THE UNSEEN MAN’S STORY (1893) – A needlessly neglected mummy tale. At age twenty-eight, a Frenchman named Carigliano arrives in Egypt on assignment from the French government. He has studied Egyptology and is thrilled with his placement.
Gradually, dreams and waking visions propel him to investigate around Thebes. Once there, he discovers the previously unviolated tomb of Queen Amunuhet. Throughout the tomb’s halls and chambers he encounters reanimated mummies which stalk him, intent on killing him. Continue reading
Halloween Month continues here at Balladeer’s Blog with this nostalgic look at the Big Five monster-themed cereals from General Mills.
In a world that has seen an Emoji movie I have no idea why there’s no animated monster rally movie featuring this quintet. Or at the very least maybe some new monster cereals like Vanilla Witch or Grape Goblin or something.
First Appearance: 1971
Voiced like Bela Lugosi, this cartoon vampire preferred his own chocolate-flavored, marshmallow-sprinkled cereal treat over sucking the blood of his victims. “I vunt to eat your cereal!” was, in fact, his tagline in contrast to the cliched vampire declaration “I vunt to suck your blood!”
Count Chocula cereal is still in stores seasonally – September and October.
The cartoon character’s imitation Bela Lugosi voice was a nice nostalgic nod to fans of classic horror films, especially in regard to the Count’s rivalry with another General Mills Monster Cereal Mascot. Continue reading
FAUST: LOVE OF THE DAMNED (1987) – Written by David Quinn with artwork by Tim Vigil. Halloween Month continues here at Balladeer’s Blog with this review of the 1987-2012 “adult” comic book series Faust. This series included very graphic and very unusual sex and violence while offering a twisted update on the story of Faust selling his soul to Mephistopheles. The year 2000 Brian Yuzna (’nuff said) movie version of Faust: Love of the Damned is pretty bad but does capture the blood-soaked, anarchic WTF air of the series.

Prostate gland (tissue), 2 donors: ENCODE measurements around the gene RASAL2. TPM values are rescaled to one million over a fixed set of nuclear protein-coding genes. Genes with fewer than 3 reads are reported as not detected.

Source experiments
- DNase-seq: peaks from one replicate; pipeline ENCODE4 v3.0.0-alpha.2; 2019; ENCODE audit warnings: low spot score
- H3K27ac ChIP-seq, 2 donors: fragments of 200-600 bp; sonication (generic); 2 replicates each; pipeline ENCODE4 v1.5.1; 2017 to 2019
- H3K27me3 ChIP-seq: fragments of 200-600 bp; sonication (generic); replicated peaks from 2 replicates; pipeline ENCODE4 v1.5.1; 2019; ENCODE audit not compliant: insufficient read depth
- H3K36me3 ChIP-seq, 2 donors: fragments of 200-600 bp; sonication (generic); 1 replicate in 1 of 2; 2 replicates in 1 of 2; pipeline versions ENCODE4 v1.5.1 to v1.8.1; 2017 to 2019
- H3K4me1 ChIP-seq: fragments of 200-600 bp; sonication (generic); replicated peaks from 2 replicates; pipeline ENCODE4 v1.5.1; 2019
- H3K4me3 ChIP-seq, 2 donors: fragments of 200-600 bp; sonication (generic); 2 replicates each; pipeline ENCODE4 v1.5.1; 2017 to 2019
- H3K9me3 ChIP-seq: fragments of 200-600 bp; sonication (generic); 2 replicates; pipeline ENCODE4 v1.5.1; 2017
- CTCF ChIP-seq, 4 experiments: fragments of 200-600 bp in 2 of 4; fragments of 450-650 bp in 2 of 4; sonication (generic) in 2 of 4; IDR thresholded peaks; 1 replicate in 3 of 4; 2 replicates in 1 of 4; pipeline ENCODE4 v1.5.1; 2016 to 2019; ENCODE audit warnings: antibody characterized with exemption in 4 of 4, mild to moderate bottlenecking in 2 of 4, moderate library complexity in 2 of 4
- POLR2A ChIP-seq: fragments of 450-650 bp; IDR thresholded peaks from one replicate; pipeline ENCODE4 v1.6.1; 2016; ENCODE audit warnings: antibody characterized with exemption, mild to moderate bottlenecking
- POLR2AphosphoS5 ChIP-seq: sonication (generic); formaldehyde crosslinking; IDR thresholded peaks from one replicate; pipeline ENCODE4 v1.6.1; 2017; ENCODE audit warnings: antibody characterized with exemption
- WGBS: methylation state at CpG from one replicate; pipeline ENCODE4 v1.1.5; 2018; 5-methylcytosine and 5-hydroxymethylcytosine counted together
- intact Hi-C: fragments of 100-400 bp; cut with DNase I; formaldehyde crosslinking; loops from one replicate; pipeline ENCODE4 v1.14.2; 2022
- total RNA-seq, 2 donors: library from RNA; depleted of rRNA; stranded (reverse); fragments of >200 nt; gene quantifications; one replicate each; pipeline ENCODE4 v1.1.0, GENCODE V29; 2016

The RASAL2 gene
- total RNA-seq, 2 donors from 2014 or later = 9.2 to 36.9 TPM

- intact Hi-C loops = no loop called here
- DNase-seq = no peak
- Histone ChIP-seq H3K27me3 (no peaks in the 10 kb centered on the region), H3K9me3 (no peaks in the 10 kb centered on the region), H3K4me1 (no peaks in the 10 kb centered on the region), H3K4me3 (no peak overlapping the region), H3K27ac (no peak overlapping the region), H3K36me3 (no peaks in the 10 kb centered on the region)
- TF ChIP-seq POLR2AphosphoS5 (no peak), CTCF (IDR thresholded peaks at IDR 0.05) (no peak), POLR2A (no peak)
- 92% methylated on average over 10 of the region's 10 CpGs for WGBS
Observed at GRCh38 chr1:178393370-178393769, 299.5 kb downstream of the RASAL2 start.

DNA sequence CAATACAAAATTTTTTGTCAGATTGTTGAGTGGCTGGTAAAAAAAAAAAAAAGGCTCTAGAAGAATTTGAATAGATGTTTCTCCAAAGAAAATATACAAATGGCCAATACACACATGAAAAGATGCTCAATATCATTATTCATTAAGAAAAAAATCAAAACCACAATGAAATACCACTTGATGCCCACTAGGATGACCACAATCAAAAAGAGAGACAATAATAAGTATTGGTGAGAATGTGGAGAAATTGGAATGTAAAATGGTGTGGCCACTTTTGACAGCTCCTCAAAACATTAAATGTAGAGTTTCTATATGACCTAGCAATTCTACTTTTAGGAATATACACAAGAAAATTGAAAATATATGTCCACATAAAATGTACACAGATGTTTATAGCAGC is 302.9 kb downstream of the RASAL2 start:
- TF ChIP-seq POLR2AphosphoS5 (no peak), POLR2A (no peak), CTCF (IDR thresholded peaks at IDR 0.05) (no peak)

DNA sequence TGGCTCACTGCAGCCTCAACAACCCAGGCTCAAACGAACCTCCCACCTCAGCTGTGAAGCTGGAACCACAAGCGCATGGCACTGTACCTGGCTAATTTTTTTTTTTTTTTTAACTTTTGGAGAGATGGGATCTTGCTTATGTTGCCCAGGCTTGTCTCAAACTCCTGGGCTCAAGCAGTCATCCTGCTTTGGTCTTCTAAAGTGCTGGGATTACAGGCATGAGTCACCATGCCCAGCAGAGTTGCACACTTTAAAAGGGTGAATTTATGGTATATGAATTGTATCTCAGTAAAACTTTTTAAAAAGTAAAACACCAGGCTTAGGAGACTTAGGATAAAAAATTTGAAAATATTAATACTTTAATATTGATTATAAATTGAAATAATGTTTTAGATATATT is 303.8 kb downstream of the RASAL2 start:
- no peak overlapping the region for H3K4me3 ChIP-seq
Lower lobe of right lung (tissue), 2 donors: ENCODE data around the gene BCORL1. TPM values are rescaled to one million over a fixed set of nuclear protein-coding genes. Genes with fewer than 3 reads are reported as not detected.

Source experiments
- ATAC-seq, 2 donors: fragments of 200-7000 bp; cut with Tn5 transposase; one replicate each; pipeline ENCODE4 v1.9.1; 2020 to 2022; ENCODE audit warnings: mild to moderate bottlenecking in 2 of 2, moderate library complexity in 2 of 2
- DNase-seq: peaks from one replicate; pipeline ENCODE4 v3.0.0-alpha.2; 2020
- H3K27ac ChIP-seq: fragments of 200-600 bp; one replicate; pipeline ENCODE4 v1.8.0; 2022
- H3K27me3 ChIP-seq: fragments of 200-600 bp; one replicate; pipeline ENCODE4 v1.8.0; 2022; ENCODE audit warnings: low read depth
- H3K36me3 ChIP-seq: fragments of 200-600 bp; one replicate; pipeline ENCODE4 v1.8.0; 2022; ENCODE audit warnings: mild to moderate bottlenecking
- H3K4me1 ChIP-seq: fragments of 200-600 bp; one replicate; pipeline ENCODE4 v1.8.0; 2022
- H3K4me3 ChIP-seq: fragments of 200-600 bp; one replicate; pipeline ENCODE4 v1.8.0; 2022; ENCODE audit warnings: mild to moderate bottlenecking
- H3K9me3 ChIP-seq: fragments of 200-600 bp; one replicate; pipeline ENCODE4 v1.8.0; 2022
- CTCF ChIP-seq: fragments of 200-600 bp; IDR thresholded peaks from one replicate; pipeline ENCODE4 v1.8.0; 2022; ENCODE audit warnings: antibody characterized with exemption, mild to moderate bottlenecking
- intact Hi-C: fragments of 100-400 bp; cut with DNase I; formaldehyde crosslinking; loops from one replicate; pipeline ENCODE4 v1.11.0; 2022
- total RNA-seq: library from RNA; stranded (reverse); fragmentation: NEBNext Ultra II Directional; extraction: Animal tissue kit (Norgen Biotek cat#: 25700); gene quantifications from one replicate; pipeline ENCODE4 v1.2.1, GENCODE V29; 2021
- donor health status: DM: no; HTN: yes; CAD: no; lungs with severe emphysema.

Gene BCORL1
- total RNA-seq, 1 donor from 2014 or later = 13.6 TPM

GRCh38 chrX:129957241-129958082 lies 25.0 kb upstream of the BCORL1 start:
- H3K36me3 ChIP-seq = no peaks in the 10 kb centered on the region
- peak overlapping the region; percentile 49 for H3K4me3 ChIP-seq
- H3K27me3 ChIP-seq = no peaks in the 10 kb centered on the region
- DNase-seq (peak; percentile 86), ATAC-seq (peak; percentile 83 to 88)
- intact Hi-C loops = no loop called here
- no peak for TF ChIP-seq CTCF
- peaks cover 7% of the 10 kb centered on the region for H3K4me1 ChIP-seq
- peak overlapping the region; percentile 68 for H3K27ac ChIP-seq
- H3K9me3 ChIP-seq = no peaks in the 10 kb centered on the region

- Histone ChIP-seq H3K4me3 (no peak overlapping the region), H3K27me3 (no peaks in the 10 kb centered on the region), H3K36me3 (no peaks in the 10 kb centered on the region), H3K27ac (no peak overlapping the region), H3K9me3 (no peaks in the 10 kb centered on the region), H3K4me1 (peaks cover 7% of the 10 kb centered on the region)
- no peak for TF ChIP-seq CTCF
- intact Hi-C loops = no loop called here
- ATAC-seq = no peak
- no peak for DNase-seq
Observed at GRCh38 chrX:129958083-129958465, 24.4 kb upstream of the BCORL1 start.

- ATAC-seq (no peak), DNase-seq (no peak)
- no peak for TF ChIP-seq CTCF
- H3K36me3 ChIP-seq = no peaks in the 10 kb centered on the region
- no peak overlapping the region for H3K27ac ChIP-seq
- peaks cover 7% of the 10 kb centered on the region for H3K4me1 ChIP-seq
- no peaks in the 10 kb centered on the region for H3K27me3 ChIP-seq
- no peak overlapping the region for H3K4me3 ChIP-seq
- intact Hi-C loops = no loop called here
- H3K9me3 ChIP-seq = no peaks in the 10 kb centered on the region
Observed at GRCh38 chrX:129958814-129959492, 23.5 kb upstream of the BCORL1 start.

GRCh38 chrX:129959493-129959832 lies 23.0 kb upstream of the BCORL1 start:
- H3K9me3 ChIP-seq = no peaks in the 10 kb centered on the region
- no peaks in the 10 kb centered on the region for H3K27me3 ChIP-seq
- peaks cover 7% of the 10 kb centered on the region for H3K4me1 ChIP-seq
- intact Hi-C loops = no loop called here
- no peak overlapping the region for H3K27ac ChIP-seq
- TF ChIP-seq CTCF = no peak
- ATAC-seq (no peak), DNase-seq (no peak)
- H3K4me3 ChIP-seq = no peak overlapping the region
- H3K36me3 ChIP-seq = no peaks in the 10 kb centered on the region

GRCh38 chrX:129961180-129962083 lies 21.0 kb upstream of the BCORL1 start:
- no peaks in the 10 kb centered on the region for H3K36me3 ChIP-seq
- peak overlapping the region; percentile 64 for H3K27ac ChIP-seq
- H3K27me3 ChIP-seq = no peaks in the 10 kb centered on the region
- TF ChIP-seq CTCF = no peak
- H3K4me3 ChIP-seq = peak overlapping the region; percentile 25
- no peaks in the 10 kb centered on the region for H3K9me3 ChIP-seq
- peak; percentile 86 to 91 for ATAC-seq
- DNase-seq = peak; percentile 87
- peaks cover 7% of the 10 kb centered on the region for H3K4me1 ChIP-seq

Before I get into plot details I’ll point out that, despite the criticism that Quinn and Vigil get for providing stories featuring extreme sex and gore in a purely sensational manner they never sold out their indy comic vision by watering down either the sex or the violence just for wider distribution and more money. Continue reading
Halloween Month continues here at Balladeer’s Blog with this look at some of the neglected literary horror tales I’ve reviewed.
THE ENSOULED VIOLIN (1880) – Written by THE Madame Blavatsky. A gifted Austrian violin player named Franz Stenio is drawn to occult studies while away at college. Hearing dark legends about how Niccolo Paganini supposedly acquired his otherworldly skill with the violin, Franz carries out some of the rumored rituals in real life, to bloody and deadly effect. The fallout is horrific. CLICK HERE.
CITY OF VAMPIRES (1867) – Written by Paul Feval. This criminally neglected story depicts a fictionalized young version of the Gothic horror writer Ann Radcliffe when she was still Ann Ward. To try to save some friends she trails them to the Belgrade city of vampires called Selene as well as the Sepulchre. In that perpetually gloomy and overcast village Ann and company must deal with vampires of varied abilities from back in the era before vampire lore was as set in stone as it later became. CLICK HERE.
THE WERWOLVES (1898) – Written by Honore Beaugrand. A pack of werewolves prey upon victims in Canada. Plenty of unusual takes on lycanthrope lore with a north of the border touch. These particular werewolves are of Iroquois extraction which, along with the cold and snowy backdrop, helps to make this Canadian horror tale stand out from the rest. CLICK HERE. Continue reading